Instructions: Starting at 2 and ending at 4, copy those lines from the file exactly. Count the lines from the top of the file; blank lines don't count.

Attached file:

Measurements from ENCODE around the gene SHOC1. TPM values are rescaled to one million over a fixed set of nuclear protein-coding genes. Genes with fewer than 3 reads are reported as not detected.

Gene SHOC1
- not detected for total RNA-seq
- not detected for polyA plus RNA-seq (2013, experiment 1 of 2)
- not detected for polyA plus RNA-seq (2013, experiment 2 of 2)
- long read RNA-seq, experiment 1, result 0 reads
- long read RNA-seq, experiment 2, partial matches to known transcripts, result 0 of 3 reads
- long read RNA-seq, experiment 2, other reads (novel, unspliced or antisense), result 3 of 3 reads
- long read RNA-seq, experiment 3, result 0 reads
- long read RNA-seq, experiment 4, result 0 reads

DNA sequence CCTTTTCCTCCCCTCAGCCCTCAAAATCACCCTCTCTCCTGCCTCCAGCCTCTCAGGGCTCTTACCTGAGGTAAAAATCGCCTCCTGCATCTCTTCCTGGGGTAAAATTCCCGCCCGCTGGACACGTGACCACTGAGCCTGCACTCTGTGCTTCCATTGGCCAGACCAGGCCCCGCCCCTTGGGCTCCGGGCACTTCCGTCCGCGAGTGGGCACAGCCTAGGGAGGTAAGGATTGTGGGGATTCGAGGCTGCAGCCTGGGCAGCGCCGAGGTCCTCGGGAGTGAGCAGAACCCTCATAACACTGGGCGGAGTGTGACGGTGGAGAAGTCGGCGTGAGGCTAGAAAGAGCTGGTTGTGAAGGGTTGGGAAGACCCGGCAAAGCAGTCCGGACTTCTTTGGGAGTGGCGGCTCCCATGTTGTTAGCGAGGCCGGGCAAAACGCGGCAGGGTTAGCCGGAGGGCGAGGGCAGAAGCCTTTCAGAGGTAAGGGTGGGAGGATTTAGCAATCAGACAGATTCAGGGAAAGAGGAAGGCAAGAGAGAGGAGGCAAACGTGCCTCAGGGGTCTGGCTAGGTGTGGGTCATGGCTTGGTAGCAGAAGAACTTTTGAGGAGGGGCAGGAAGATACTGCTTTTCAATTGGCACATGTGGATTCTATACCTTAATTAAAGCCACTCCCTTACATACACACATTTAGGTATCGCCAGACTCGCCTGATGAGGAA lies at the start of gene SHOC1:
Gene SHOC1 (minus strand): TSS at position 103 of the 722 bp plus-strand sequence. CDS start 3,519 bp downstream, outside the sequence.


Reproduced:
Gene SHOC1
- not detected for total RNA-seq
- not detected for polyA plus RNA-seq (2013, experiment 1 of 2)